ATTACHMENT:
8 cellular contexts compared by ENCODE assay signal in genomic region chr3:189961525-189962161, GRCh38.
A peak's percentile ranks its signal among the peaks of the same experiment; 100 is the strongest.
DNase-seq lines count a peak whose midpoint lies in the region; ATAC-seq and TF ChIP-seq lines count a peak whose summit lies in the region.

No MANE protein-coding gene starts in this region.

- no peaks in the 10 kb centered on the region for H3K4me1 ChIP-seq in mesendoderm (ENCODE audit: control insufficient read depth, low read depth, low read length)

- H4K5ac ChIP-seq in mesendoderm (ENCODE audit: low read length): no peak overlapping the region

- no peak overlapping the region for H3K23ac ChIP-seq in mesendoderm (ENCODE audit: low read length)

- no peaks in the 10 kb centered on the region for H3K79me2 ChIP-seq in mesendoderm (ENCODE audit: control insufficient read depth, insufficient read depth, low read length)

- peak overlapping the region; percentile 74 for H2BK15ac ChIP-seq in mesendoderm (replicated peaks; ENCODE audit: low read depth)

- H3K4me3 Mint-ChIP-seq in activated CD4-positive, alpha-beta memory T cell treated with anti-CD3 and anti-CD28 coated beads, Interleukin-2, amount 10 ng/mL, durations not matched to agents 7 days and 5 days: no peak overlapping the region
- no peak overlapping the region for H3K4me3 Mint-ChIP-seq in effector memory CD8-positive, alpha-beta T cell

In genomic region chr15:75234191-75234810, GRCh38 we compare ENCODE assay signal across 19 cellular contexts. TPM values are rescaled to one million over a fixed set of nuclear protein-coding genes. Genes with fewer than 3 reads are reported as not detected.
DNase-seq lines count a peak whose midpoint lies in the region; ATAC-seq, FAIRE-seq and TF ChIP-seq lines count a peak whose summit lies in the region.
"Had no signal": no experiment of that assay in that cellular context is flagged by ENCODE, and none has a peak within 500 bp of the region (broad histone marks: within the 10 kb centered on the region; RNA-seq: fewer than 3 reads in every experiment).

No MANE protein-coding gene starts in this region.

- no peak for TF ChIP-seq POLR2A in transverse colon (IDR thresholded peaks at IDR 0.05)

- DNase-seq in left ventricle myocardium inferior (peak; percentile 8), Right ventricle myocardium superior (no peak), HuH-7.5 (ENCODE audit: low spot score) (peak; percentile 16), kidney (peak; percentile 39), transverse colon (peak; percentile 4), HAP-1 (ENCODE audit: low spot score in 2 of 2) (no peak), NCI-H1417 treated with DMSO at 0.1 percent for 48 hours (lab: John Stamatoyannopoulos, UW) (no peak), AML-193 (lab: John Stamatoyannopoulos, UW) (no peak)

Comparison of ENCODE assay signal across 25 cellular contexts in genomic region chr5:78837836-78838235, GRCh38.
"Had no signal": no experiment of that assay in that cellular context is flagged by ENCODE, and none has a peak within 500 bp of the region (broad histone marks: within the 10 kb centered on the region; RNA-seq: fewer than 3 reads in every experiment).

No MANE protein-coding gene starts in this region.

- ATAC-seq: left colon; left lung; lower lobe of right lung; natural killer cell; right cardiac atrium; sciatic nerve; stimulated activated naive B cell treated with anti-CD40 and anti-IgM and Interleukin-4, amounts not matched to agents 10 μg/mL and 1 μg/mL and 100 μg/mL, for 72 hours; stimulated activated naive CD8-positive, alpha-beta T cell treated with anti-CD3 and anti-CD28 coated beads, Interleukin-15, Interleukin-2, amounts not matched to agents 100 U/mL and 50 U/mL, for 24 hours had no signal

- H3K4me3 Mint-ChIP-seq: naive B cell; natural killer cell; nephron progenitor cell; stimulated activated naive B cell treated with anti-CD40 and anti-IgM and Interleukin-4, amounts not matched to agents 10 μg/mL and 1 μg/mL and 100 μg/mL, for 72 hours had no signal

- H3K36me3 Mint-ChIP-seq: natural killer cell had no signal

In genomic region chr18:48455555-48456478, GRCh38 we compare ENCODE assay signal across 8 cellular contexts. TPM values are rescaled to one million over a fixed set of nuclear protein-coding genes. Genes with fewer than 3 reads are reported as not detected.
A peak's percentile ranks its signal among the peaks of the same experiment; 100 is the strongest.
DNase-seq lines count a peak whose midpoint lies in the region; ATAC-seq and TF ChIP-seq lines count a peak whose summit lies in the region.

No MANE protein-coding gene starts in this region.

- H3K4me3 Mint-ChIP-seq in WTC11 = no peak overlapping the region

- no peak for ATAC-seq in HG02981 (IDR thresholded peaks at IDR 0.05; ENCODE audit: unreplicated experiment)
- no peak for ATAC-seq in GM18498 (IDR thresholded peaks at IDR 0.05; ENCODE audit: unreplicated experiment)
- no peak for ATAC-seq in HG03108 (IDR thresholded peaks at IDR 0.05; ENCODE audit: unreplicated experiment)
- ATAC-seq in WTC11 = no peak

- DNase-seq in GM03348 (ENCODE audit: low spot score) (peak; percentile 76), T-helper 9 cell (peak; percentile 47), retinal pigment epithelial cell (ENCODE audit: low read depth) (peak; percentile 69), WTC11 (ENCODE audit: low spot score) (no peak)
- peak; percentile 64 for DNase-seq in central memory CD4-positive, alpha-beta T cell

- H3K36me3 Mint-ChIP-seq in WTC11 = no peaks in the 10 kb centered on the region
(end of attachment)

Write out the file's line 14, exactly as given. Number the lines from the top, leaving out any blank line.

"Had no signal": no experiment of that assay in that cellular context is flagged by ENCODE, and none has a peak within 500 bp of the region (broad histone marks: within the 10 kb centered on the region; RNA-seq: fewer than 3 reads in every experiment).